Mount Rush­more: Shrine of democ­racy

Dis­cover how the United States made a na­tional mon­u­ment out of a moun­tain­side

All About History - - CONTENTS - Writ­ten by Do­minic Eames

Ex­plore the mak­ing of a na­tional mon­u­ment in pic­tures

foun­da­tions of a na­tion

The four US Pres­i­dents of the Mount Rush­more Na­tional Memo­rial have kept their silent vigil in the Black Hills of South Dakota for nearly 80 years. The scene to­day may be calm as the sun rises on the 18-me­tre-high gran­ite faces of Ge­orge Wash­ing­ton, Thomas Jef­fer­son, Theodore Roo­sevelt and Abra­ham Lin­coln, but that is noth­ing like dur­ing its am­bi­tious con­struc­tion. It took 14 years – be­set by fund­ing short­falls, de­sign al­ter­ations and op­po­si­tion from en­vi­ron­men­tal­ists and lo­cal Na­tive Amer­i­cans – to blast and sculpt the mon­u­ment. The idea for such a colos­sal carv­ing had come in 1923 from his­to­rian Doane Robin­son, ea­ger to en­tice tourism to his home state. He sug­gested like­nesses of Na­tive and Old West fig­ures, like Lewis and Clark, Red Cloud, and Buf­falo Bill Cody, say­ing, “We must have def­i­nite things to play up and work upon the imag­i­na­tion of

the tourists.” He was proven right, just not in the way he en­vi­sioned.

the Model pres­i­dent

Seen in his stu­dio shap­ing an early model, sculp­tor Gut­zon Bor­glum chose four pres­i­dents to sym­bol­ise the his­tory of the United States. Wash­ing­ton be­cause he led the colonists dur­ing the Amer­i­can Rev­o­lu­tion, Jef­fer­son was the pri­mary au­thor of the Dec­la­ra­tion of In­de­pen­dence, Lin­coln kept the coun­try united through a civil war, and Roo­sevelt saw it be­come a global power. “I want to cre­ate a mon­u­ment so in­spir­ing that peo­ple from all over Amer­ica will be drawn to come and look and go home bet­ter cit­i­zens,” Bor­glum de­clared.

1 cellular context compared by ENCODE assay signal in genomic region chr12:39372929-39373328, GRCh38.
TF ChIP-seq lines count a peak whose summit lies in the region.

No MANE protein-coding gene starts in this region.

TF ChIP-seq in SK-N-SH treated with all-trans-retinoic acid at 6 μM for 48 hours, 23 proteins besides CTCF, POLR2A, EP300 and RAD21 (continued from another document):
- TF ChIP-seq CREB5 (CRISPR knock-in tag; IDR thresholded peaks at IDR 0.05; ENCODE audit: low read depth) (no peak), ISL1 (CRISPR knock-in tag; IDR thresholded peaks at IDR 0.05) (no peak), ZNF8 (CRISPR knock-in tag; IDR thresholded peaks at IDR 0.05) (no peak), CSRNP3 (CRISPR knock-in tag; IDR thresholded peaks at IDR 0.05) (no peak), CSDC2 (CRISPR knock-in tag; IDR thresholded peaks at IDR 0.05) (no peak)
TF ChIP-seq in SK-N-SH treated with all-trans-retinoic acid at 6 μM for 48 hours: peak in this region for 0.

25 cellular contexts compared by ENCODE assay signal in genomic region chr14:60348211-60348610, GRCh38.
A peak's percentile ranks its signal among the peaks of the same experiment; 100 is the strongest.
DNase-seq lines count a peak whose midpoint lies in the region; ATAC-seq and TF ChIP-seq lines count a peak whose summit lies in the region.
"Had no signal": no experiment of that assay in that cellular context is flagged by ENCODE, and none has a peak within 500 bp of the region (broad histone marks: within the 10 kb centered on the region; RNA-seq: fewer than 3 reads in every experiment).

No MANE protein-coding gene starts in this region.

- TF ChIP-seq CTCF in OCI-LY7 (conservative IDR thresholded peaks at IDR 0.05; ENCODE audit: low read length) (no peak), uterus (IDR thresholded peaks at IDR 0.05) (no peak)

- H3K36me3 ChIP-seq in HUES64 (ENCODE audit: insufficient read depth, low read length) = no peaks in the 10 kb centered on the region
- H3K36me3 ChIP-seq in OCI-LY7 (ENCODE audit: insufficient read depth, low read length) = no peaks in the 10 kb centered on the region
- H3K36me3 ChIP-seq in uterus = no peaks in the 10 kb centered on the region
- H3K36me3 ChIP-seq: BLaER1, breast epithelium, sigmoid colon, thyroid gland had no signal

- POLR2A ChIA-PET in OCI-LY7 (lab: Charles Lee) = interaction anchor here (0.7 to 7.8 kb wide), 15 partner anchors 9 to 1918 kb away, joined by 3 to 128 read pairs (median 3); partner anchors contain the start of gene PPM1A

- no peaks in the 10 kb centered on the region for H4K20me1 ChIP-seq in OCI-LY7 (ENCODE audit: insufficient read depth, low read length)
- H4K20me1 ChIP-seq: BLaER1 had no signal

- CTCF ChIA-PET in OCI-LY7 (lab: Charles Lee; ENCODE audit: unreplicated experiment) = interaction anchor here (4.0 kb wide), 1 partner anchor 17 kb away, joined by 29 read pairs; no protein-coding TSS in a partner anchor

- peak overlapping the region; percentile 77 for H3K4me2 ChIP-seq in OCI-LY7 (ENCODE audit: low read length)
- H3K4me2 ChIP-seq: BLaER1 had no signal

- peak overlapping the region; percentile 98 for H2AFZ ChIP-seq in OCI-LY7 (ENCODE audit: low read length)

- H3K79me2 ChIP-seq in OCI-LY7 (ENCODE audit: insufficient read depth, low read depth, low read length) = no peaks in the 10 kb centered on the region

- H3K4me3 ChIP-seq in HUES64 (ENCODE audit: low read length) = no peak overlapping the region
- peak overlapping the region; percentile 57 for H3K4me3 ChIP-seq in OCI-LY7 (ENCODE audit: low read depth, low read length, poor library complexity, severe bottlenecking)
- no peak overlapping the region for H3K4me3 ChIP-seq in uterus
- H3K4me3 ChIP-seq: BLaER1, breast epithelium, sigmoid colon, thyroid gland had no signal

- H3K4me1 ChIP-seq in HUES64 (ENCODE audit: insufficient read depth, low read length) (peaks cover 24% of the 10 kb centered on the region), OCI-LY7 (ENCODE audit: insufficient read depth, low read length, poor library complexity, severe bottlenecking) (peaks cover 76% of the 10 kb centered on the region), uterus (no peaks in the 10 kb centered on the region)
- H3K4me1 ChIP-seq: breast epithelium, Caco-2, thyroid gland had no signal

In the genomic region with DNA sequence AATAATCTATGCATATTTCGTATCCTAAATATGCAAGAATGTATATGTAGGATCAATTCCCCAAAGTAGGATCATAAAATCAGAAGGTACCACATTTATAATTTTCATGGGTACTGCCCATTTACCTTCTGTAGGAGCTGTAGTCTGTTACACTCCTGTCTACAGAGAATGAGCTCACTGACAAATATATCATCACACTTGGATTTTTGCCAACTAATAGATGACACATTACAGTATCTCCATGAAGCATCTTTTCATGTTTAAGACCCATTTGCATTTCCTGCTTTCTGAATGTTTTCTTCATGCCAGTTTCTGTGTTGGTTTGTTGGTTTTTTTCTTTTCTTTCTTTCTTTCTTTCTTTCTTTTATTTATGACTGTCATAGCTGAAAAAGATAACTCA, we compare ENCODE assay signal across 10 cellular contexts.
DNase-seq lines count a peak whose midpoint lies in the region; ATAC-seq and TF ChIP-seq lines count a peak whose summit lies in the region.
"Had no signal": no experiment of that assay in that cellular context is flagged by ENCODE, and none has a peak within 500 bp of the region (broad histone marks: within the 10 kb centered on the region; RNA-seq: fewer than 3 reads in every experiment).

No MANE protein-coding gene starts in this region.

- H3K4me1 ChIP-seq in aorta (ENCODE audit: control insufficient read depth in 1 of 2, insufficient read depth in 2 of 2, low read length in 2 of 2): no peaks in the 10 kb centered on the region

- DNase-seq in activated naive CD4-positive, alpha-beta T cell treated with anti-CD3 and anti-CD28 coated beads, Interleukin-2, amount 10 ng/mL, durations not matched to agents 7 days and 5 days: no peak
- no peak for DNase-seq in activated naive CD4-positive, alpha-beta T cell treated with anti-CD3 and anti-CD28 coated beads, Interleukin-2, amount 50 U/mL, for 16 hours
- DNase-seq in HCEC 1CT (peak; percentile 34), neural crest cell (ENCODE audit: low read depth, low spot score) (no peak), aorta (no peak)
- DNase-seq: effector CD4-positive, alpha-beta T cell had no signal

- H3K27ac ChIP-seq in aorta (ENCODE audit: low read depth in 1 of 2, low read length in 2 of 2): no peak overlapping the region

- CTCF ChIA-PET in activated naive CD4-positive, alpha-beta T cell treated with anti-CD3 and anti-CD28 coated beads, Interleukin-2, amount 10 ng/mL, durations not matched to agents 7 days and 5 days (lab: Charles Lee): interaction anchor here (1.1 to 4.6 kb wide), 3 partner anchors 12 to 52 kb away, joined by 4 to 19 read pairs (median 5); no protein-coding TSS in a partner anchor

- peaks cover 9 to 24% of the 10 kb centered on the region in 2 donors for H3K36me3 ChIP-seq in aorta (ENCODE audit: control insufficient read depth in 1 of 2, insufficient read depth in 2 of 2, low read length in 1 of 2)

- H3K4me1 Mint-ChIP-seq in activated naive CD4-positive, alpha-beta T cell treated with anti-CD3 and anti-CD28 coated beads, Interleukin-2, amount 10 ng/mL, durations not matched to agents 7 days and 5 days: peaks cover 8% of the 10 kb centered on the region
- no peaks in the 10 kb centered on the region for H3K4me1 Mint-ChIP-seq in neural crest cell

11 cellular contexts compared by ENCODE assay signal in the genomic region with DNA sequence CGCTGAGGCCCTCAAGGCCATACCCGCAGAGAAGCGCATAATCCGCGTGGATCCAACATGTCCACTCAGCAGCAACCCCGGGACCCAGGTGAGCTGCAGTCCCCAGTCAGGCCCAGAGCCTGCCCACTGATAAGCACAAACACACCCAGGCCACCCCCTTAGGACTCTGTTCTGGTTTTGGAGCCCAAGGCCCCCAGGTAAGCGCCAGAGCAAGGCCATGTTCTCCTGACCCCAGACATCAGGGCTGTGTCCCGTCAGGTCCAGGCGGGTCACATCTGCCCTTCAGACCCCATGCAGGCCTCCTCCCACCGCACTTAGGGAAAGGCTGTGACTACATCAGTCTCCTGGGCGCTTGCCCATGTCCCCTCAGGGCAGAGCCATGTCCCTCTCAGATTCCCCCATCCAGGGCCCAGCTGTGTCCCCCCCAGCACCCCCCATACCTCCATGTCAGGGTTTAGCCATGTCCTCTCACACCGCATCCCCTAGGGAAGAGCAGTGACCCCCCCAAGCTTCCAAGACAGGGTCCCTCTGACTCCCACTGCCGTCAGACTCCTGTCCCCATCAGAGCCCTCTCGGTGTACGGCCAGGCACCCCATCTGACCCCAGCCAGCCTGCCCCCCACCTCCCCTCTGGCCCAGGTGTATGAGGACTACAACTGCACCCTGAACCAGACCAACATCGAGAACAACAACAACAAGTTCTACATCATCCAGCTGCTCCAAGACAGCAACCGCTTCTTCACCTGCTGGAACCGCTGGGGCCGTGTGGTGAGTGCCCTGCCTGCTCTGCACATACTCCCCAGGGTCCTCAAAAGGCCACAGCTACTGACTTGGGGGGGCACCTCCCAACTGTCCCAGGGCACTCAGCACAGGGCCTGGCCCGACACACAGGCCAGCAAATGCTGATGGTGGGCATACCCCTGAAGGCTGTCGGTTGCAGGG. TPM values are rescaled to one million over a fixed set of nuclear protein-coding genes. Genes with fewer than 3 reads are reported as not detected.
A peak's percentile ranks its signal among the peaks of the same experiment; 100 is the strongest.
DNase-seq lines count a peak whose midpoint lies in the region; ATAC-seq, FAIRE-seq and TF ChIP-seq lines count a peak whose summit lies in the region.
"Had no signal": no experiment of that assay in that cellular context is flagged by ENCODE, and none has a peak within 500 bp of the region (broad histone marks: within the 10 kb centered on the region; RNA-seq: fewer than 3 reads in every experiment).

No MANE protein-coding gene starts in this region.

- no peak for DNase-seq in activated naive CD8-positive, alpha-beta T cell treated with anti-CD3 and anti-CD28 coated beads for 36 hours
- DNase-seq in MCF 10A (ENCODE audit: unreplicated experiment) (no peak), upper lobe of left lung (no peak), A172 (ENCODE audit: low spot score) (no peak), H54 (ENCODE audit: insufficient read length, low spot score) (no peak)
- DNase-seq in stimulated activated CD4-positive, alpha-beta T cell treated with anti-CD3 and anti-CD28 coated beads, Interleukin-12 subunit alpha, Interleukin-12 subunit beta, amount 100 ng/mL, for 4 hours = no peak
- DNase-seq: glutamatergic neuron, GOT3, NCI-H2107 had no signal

a blank can­vas

Robin­son hoped the carv­ings would ap­pear on a col­lec­tion of nat­u­rally-formed pil­lars in the Black Hills, ap­pro­pri­ately named the Nee­dles. But they were too un­sta­ble, so a nearby moun­tain with a large face of solid gran­ite was cho­sen. Once known as Six Grand­fa­thers, the site was later gained its mod­ern name af­ter Charles E Rush­more, a New York lawyer sent to check prospec­tors’ prop­erty ti­tles in the area in the 1880s. Against the crit­i­cism of con­ser­va­tion­ists, con­struc­tion got un­der­way on 4 Oc­to­ber 1927 with ex­plo­sives be­ing used to break up the moun­tain­side.

Ready to Mount

By the time Bor­glum fi­nalised the de­sign for Mount Rush­more and was able to cre­ate this 1:12 model, he had been forced to make sev­eral ma­jor changes. Jef­fer­son moved from Wash­ing­ton’s right side to be­hind his left shoul­der, mean­ing Lin­coln was pushed fur­ther along, while Roo­sevelt had to be carved much deeper into the rock than an­tic­i­pated. Once Bor­glum was happy, count­less mea­sure­ments of the most metic­u­lous de­tails were taken from the model and trans­ferred, mul­ti­ply­ing by 12, on to the moun­tain. Fea­tures of the four faces were marked with red paint.

the fifth face

While Bor­glum wanted to in­spire Amer­i­cans, the idea of carv­ing gi­ant heads of four white men in the Black Hills was a po­tent sym­bol of be­trayal to the Lakota Sioux peo­ple. The Treaty of Fort Laramie of 1868 had granted them the land, which they held to be sa­cred, but the dis­cov­ery of gold there quickly saw the agree­ment ig­nored. Na­tive Amer­i­cans have long at­tempted to have their side of the story known. From the late 1950s to 1970s, a Lakota man named Ben Black Elk would greet vis­i­tors and pose for pho­tos, earn­ing him the un­of­fi­cial ti­tle of the ‘fifth face’ of Mount Rush­more.

lin­coln Re­born

It was said that the most chal­leng­ing of the four heads was Abra­ham Lin­coln’s, on ac­count of his dis­tinc­tive beard. Af­ter the pow­der­men had blasted away most of the rock – to within a few inches of where the faces be­gan – work­ers drilled hun­dreds of lit­tle holes close to­gether. This ‘hon­ey­comb­ing’ weak­ened the gran­ite so it could be re­moved eas­ily, even by hand, be­fore the sur­face was smoothed with bumper tools.